Furthermore, another great excitement and pride I felt was at the level of freedom we have in this country. I can just imagine all of the countries around the world right now that most be utterly petrified of even fleas seeing this film because they might revolt somehow, lol. It made me inexplicably proud to be living in this country, and especially at the end of the movie when I felt assured that America is on of those countries that can be counted on to make the rational choice when the desperate moment comes. Because of this, I do not believe democracy could be suppressed here. Too many people are in love with it, and devoted to it...

I was pleased with my son's reaction to the movie. He's 17, but he took it seriously and later asked, "what can I do to avoid this from happening?" I then reminded him of the power of ideas. I told him; keep yourself informed, use your own mind and reason to learn what's true, live your life understanding the importance of freedom, don't let government just be something that happens to you, and keep these ideas alive when you talk with your friends or other people.

Sadly, I (as did my son) wonder if many people will consider this anything more than a graphic novel / comic book story.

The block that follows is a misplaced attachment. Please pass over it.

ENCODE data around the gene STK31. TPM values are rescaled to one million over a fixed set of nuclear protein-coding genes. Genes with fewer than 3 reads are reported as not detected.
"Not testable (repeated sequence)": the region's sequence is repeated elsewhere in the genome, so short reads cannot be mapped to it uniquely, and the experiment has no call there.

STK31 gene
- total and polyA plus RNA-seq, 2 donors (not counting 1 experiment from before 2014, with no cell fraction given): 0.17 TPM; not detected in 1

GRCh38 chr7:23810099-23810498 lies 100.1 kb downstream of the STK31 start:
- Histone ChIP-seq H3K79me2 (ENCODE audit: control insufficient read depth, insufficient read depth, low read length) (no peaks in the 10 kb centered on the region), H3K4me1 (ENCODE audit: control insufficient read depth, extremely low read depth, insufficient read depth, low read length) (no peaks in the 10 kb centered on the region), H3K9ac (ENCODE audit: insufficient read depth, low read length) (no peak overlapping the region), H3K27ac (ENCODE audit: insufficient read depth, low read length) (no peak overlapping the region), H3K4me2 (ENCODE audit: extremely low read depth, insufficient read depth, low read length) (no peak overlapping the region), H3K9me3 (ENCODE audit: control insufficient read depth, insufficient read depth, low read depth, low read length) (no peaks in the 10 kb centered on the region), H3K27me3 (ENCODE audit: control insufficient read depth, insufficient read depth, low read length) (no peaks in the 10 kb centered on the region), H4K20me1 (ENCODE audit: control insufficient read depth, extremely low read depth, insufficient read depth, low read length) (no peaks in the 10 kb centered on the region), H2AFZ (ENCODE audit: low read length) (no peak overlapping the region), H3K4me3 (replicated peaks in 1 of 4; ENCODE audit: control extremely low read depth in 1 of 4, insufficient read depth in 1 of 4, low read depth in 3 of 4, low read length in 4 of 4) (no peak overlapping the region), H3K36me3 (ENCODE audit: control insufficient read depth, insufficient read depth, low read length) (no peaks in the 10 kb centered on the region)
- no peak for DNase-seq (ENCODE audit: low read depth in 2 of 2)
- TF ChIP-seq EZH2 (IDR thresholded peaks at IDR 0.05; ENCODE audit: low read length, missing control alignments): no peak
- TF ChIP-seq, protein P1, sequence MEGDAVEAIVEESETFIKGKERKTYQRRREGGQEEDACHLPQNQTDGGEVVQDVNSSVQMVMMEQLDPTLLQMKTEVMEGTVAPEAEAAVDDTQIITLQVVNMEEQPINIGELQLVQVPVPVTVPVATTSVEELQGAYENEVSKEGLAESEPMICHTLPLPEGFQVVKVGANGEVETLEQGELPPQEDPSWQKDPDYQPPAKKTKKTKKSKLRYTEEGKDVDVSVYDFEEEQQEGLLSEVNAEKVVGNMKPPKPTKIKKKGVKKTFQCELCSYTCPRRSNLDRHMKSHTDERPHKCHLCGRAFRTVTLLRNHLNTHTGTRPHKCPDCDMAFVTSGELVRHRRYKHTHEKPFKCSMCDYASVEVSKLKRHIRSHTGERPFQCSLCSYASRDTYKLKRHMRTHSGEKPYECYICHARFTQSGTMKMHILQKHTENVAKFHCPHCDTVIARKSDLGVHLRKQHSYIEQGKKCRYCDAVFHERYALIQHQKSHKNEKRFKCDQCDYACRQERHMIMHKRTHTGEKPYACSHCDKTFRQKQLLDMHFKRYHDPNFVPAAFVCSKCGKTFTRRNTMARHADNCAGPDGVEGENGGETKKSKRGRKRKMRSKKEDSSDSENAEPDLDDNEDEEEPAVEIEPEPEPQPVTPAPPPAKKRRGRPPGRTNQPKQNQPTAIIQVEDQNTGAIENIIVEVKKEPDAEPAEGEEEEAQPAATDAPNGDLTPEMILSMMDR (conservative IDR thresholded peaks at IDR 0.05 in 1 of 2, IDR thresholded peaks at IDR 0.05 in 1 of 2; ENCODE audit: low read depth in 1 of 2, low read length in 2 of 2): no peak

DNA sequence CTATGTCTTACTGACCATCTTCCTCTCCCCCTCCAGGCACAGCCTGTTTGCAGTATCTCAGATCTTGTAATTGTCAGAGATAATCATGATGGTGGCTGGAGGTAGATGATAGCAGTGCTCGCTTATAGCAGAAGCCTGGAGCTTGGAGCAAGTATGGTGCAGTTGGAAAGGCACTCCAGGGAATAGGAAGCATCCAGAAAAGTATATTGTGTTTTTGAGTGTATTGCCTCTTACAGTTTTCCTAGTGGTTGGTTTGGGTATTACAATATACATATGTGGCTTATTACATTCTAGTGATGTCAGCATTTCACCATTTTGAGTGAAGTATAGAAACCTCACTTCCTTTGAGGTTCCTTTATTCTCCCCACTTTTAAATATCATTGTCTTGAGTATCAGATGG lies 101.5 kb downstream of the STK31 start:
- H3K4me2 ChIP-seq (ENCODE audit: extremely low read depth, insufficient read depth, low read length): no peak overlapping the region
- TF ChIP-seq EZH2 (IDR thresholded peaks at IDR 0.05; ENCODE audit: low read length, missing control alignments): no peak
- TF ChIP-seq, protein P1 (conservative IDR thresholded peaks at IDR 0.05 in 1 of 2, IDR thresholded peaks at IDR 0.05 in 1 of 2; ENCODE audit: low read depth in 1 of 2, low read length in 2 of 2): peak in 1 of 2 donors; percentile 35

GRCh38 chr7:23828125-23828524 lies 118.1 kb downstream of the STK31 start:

If this is true, which I have no legitimate way of knowing, then you are an extremely admirable man, and I can only comment that I wish I had a father like that. I'm glad fathers like you exist.

Mine would probably watch the movie and... well... I think he might not even care to comment about it or even ask me about my input.

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That said, at first I didn't like the representation that America had fallen (or at least was in serious turmoil). Then I started thinking, did America really fall, or was that more manipulated news from the government. For anyone who has read it, is that clearer in the graphic novel? If you want people to fear freedom, it would be best to show the most widely recognized icon of freedom destroyed by it's liberty.

Nice to see that I'm not the only one who noticed this. I think there's something a bit lazy-minded about those who can't understand a dig in context and so throw out the baby with the bathwater.